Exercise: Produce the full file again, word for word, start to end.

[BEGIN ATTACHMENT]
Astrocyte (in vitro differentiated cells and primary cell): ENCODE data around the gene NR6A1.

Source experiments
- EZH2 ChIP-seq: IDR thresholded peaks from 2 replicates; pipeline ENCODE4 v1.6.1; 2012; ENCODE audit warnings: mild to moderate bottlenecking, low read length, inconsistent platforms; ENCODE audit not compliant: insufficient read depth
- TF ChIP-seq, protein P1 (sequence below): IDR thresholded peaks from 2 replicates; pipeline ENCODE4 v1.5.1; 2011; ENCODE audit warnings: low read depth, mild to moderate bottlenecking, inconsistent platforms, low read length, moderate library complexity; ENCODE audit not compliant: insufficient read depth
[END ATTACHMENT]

Astrocyte (in vitro differentiated cells and primary cell): ENCODE data around the gene NR6A1.

Source experiments
- EZH2 ChIP-seq: IDR thresholded peaks from 2 replicates; pipeline ENCODE4 v1.6.1; 2012; ENCODE audit warnings: mild to moderate bottlenecking, low read length, inconsistent platforms; ENCODE audit not compliant: insufficient read depth
- TF ChIP-seq, protein P1 (sequence below): IDR thresholded peaks from 2 replicates; pipeline ENCODE4 v1.5.1; 2011; ENCODE audit warnings: low read depth, mild to moderate bottlenecking, inconsistent platforms, low read length, moderate library complexity; ENCODE audit not compliant: insufficient read depth